Later that day, he and my mom drove back home to Florida.
Recently a couple of acquaintances have had deaths in the family — both happened to lose their dad — and it got me thinkin’…
One was older than any human being should possibly get and the other had been in and out of a sedative state for months.
In both cases, I heard the news on Facebook.
I like to think that I can relate since my Dad died just last year but I’m finding it really hard to find common ground.
It’s funny, thinking about it now, shortly after my dad died, another friend (that isn’t strictly relegated to Facebook communication) came up to me and gave me the awkward exchange that people typically give you when someone close dies.
The thing is, for him, his dad had died just a couple of months prior (in his 80’s and of cancer) so I kinda thought he was one of the few who knew firsthand how I felt — freshly.
His comment — and his brother’s comment too, “No way, man, yours was way worse. We saw Pops going…”
That kinda stuck with me.
And you know what?
They were wrong.
My family’s loss wasn’t worse.
Sure, in some ways — like the actual loss of a family member — it was exactly the same but the way it happened for us was, well, better.
I think it was better.
We didn’t have a long waiting period.
We didn’t get the chance to ponder when?
We never had to make any hard life-or-death decisions.
It just happened.
Out of the blue.
Sure, it sucks to never have had the chance to say good bye.
The last time I saw my dad, just after that ultrasound appointment, we were out looking for liquid garlic (very tough to find), we discussed not giving the baby-to-come a name that ended in ‘-ie’ or a single syllable name and tested out all kinds of terrible suggestions (none being Henrik, which my dad propably would’ve hated), and complained about how the soda at our local 99 Restaurant tasted musty that day.
The last thing I talked to my dad about, just days before he died, was a free frame replacement on my wife’s Toyota Tacoma. Neither of us are gear heads — what a stupid final conversation.
But if it had been any other way, what would we have said?
I mean, really, what do you say?
Talk about uncomfortably awkward…
There haven’t been a lot of deaths in our family. It’s not that we live forever — it’s just not that big of a family.
I can think of three deaths and technically, only two were ‘real’ relatives and I can only really claim to have ever made a connection to one of them.
The first death was my grandmother in…I think it was in the fall of 1987. I was in 5th grade — that much I’m sure of.
She’d had a heart attack and we made the 9-hour trip to the hospital to go and see her.
She seemed perfectly normal — she gave me a dollar bill to “buy something in the gift shop” as if anything could be had in a hospital gift shop for a dollar. Even in the 80’s… Sheesh…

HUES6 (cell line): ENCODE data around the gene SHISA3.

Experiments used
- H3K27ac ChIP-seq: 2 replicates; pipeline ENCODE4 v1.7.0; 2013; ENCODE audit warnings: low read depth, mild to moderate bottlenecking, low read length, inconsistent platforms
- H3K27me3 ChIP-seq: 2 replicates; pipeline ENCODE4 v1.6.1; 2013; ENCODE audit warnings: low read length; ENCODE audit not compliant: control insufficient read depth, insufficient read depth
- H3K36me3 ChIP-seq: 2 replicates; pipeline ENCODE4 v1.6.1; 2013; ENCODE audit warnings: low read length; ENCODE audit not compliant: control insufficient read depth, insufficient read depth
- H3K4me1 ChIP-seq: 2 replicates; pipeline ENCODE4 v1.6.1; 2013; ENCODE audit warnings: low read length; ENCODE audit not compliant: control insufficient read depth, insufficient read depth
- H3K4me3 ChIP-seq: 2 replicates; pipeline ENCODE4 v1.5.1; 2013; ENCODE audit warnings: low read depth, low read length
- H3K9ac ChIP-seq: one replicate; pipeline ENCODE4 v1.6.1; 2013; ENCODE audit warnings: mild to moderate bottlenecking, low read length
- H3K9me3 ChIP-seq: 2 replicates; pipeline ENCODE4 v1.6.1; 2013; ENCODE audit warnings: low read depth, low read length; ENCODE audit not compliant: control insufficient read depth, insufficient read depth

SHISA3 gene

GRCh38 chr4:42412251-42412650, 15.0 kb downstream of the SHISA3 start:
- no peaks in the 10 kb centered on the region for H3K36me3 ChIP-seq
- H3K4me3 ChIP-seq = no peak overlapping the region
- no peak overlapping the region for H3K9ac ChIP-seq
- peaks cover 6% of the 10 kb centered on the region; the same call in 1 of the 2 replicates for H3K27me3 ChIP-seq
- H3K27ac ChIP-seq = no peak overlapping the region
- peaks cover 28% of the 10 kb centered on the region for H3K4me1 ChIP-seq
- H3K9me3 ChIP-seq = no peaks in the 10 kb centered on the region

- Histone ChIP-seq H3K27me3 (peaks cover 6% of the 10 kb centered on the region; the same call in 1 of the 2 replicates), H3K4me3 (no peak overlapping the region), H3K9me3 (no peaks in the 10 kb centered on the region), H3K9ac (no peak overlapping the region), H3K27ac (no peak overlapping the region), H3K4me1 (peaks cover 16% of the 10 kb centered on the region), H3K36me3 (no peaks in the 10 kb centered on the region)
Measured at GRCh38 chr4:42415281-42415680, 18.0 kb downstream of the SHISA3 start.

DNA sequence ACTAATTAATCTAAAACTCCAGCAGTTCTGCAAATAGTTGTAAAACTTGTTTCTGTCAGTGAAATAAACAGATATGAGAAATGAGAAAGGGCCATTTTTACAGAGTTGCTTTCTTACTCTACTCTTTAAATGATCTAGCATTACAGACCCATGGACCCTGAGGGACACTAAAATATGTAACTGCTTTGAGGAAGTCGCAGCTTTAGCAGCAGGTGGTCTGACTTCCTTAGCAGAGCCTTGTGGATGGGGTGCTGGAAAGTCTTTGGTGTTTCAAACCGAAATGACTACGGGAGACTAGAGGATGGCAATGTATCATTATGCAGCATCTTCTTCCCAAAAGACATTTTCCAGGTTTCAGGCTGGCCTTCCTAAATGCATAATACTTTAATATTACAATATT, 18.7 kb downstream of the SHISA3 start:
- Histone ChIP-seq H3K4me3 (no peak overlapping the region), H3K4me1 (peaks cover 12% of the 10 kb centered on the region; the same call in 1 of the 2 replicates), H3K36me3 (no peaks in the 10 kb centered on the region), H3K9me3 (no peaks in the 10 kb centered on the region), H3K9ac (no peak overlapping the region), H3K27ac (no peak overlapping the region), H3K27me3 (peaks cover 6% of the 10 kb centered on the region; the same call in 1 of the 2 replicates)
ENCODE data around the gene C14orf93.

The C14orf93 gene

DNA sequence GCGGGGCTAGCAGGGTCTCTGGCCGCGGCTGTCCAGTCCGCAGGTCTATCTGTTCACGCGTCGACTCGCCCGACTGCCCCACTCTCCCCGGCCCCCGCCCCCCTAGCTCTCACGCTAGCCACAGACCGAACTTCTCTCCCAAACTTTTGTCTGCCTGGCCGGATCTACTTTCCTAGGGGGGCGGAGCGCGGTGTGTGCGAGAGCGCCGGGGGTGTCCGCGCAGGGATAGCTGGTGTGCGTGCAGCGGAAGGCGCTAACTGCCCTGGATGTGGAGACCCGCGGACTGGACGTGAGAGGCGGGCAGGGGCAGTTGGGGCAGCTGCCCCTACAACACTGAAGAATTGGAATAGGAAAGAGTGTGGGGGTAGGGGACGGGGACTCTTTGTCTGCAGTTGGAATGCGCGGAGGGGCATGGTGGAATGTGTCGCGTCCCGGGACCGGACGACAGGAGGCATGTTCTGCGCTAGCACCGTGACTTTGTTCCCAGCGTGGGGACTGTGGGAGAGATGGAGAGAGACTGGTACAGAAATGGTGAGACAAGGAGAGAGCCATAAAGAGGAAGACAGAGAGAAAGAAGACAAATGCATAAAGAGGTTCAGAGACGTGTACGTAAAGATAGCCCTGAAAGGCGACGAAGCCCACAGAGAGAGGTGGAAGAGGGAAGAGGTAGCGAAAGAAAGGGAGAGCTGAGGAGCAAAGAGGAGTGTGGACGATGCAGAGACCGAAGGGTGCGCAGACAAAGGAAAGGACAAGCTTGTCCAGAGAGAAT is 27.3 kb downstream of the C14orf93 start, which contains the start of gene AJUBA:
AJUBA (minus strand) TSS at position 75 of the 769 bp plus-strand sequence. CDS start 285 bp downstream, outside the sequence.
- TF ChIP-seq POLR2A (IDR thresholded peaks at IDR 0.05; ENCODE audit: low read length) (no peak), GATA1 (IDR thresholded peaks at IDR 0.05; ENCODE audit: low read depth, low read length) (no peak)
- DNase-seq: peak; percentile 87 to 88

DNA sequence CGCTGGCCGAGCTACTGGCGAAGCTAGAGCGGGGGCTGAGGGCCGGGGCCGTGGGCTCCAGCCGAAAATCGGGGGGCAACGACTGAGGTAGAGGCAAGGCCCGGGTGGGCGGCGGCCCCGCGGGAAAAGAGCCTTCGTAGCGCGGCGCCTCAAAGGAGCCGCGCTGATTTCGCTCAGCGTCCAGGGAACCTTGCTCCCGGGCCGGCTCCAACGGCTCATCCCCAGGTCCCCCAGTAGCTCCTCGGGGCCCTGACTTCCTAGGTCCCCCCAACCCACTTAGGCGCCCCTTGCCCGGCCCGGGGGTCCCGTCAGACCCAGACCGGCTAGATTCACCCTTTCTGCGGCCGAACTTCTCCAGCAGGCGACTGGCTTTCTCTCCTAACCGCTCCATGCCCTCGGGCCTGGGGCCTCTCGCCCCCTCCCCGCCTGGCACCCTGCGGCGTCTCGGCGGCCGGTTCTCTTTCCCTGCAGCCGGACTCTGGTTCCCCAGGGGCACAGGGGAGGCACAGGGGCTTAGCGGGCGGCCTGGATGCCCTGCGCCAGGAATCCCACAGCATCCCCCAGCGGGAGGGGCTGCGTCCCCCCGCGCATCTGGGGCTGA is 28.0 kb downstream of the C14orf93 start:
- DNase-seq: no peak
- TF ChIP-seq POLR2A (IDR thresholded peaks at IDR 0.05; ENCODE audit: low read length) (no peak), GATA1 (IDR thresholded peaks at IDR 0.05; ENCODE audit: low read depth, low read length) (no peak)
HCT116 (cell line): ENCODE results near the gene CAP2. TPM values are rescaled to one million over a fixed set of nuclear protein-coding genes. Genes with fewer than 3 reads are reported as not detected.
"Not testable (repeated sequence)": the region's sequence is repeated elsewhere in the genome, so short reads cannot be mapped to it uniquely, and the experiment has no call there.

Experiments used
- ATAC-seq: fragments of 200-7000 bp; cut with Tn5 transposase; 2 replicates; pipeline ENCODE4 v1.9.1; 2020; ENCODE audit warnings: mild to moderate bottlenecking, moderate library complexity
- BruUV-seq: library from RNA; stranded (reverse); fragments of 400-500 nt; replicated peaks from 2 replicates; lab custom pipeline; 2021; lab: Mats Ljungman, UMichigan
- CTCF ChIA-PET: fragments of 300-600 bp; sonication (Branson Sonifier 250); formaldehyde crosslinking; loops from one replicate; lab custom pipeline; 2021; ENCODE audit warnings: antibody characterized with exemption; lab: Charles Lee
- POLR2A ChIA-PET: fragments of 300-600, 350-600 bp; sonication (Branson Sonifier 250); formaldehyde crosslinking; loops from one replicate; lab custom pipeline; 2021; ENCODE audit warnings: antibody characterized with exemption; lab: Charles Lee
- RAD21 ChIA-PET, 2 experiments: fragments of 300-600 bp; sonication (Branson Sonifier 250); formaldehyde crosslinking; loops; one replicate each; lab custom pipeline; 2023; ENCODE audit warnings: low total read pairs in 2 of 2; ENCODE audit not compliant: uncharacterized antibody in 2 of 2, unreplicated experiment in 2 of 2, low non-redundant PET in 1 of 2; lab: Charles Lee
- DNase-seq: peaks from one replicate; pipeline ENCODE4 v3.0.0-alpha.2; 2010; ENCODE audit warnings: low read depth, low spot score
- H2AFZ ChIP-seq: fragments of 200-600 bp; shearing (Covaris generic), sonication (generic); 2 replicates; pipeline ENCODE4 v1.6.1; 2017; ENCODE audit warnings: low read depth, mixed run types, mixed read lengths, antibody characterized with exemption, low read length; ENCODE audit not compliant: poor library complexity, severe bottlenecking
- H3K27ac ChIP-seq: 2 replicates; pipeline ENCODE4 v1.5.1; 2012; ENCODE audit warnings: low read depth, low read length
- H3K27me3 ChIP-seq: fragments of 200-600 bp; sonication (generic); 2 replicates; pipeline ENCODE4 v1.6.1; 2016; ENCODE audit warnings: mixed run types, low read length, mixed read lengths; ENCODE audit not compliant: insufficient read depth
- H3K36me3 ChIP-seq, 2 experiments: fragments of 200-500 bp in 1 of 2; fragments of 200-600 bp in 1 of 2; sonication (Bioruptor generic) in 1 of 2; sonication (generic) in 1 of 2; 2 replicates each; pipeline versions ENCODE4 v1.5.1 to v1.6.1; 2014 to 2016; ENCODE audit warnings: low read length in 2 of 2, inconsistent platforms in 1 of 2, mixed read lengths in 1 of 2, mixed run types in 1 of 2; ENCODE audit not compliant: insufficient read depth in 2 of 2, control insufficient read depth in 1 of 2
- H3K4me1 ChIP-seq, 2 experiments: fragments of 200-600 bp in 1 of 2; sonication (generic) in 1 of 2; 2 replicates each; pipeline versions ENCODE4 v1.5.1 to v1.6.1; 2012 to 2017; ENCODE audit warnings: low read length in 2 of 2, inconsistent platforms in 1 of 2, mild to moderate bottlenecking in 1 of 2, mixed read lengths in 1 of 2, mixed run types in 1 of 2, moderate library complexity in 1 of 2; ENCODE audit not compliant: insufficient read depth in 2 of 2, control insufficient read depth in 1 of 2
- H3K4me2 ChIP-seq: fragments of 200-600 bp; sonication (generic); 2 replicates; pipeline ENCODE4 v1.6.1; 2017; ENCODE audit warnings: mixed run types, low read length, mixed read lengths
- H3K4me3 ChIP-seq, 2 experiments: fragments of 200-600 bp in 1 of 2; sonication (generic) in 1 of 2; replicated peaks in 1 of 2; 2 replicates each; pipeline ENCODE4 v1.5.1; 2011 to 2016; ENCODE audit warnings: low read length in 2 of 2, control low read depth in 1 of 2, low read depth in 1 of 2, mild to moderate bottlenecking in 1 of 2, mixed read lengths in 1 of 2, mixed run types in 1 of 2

I still have that dollar, though. Pretty cool too since it wasn’t long after that paper dollars were taken out of circulation in Canada.
Anyway, all seemed well from a 5th grader’s perspective besides the fact that she was in the hospital.
We drove back home and life resumed.
It was about a week later when I had a friend sleeping over that my Dad poked his head in the door and asked if he could talk to me for a sec.
That’d never happened before.
I got up, went out to the hallway and he led me into my parent’s bedroom and said, “Gram died this afternoon.”
I just stood there.
I remember thinking that my dad was really big that day — like, tall and imposing but not in a threatening way — a trait that really isn’t accurate to my dad’s physical stature.
Especially on what I now realize would have been a very very weak day.
I didn’t cry or anything, said I was okay, and just went back to my room, sat down in my red pleather bean bag, and kept on playing Atari (yes, I’m *that* old) with a stunned look on my face the best I could so as not to let my friend in on the news.
I never did get the real story — I’ve always just assumed it was another heart attack.
And speaking of all this, new in next month’s spending report…life insurance premiums!
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Loosely Related Tangent
Back when I was in university we used to play stupid games like who could stand on one foot the longest, or drink a coke the fasted (way harder to pound a Coke than a beer), hold a hand over a candle closest, or hold your breath the longest. That sorta thing.
One of the variations was who could “bust a tear” first.
One guy used to pull out nose hairs to well up. It certainly worked, but I still beat him every time.
Funny, cause he was an artsci fartsy drama major.
I’d just think about “Gram” telling me to put her dominoes away and my right eye would start to spout.
Takes about 2 seconds.
I’d be really awesome at that game now.